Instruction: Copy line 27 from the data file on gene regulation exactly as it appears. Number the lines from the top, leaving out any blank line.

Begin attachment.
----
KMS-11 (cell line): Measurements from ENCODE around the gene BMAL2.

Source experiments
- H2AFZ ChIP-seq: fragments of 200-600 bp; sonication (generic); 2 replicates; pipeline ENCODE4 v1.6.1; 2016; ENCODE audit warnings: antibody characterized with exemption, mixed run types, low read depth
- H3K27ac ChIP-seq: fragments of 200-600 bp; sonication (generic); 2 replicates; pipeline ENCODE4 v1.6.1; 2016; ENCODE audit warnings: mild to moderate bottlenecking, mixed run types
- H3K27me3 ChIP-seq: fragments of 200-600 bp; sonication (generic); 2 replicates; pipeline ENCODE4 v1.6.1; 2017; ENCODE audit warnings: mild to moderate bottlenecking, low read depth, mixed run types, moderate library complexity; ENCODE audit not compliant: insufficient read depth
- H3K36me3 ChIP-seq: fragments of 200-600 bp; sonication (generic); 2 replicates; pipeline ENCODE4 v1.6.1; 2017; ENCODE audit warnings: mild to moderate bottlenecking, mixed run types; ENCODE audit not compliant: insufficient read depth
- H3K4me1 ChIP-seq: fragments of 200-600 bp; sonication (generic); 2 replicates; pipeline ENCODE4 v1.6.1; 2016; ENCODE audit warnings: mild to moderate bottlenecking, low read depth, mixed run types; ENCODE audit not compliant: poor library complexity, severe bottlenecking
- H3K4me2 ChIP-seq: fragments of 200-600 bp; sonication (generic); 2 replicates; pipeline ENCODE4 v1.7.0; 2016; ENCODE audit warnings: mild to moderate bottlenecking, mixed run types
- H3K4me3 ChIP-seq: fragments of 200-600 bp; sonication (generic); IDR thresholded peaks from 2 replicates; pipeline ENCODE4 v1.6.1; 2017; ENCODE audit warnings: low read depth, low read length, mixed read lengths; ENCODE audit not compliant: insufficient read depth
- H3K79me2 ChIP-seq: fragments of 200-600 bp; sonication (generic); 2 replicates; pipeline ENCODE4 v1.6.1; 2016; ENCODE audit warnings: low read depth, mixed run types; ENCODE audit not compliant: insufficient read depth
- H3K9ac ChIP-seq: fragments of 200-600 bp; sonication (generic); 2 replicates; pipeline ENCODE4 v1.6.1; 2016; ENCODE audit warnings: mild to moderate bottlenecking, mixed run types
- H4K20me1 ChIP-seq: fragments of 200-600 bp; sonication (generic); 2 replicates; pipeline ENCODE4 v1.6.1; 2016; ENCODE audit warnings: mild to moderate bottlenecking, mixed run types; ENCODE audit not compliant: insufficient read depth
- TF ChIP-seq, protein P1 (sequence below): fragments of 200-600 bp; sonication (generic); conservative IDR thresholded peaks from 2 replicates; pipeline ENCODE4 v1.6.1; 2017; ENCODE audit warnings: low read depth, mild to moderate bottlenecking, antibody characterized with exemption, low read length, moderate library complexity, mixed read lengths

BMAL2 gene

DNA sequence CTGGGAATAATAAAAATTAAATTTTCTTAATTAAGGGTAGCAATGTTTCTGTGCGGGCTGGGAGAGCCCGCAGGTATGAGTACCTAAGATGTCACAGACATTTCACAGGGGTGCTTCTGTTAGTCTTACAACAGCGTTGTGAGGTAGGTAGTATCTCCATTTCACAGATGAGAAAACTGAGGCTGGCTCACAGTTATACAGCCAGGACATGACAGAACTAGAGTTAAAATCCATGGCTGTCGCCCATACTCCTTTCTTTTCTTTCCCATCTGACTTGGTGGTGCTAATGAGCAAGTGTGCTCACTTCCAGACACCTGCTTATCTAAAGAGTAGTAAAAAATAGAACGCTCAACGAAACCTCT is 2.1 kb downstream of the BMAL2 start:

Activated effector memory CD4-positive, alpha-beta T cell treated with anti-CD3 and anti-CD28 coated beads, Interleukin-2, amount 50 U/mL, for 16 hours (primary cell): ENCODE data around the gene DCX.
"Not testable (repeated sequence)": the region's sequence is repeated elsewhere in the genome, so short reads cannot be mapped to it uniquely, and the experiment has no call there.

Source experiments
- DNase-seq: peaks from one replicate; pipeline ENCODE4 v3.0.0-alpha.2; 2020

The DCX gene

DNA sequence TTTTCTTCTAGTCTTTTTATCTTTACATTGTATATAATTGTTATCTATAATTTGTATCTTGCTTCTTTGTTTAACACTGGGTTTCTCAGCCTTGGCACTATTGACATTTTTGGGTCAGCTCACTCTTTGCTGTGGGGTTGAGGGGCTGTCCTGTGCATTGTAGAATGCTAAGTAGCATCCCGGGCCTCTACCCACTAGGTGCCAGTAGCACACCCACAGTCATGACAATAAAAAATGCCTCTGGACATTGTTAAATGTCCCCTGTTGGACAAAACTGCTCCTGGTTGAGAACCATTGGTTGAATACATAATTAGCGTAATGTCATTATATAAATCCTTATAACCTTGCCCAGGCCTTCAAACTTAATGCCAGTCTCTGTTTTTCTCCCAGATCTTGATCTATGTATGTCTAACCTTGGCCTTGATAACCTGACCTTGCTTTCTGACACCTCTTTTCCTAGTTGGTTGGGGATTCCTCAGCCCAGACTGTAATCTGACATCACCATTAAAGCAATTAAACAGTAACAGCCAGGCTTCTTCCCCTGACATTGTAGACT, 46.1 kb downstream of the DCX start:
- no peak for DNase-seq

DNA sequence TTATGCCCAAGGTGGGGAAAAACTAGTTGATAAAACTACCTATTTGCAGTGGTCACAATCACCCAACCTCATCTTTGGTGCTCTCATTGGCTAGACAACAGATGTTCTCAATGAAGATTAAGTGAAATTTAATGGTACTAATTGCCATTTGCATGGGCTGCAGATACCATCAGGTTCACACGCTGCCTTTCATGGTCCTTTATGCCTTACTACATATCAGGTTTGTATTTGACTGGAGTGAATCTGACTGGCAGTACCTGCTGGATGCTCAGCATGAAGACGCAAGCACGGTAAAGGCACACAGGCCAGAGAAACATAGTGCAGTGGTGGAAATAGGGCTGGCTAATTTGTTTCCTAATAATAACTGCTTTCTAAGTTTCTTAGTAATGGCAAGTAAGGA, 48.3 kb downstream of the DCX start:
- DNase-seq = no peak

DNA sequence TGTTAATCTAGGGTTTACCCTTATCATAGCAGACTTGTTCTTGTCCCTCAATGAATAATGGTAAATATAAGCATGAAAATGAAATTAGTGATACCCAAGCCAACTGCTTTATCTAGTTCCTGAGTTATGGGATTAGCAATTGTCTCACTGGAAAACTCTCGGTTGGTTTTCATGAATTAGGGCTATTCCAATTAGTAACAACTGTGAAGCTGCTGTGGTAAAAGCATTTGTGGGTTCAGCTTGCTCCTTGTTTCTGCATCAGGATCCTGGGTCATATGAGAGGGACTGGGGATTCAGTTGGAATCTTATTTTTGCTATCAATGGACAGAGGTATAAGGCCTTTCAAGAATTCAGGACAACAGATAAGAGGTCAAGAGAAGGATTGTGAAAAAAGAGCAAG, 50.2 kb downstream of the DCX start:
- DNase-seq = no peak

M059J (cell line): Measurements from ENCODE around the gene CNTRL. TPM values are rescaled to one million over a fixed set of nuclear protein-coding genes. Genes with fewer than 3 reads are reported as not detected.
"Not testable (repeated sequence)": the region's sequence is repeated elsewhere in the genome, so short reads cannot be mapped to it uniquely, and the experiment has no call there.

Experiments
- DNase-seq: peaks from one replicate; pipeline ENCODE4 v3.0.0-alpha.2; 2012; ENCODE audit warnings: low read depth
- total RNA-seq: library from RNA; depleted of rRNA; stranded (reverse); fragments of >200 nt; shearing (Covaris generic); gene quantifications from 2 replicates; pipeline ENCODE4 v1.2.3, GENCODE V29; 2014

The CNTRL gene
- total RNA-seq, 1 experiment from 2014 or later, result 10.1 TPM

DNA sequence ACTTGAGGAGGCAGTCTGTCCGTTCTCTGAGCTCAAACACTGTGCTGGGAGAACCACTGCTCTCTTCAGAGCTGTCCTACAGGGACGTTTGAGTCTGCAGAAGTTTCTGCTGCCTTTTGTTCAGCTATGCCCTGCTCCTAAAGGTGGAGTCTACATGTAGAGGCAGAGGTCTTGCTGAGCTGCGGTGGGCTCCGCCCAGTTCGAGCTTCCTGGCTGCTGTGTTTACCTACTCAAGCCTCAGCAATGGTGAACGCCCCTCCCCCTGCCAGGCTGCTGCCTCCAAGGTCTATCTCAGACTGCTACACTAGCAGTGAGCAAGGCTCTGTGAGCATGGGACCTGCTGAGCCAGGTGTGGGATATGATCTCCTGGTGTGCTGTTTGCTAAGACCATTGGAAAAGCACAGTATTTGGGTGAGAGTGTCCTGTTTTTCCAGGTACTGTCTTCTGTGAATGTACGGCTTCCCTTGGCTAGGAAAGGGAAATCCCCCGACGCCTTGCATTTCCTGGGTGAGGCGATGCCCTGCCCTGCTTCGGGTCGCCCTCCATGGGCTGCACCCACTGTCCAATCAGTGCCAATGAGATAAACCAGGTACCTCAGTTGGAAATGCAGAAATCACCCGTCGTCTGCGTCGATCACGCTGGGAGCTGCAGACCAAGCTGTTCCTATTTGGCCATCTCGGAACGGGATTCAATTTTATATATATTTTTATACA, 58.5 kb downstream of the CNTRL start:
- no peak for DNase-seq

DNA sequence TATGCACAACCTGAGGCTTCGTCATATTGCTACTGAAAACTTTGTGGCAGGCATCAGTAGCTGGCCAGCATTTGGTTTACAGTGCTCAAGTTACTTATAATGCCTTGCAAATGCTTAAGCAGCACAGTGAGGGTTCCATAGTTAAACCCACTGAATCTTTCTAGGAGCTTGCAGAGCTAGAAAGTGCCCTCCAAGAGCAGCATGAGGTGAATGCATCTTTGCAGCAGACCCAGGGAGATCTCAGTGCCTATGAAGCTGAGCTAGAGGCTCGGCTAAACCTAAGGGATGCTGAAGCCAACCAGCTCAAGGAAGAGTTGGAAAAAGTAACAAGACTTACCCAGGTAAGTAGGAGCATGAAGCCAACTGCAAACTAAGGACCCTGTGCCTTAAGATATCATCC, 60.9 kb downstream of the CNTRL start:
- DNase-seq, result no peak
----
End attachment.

M059J (cell line): Measurements from ENCODE around the gene CNTRL. TPM values are rescaled to one million over a fixed set of nuclear protein-coding genes. Genes with fewer than 3 reads are reported as not detected.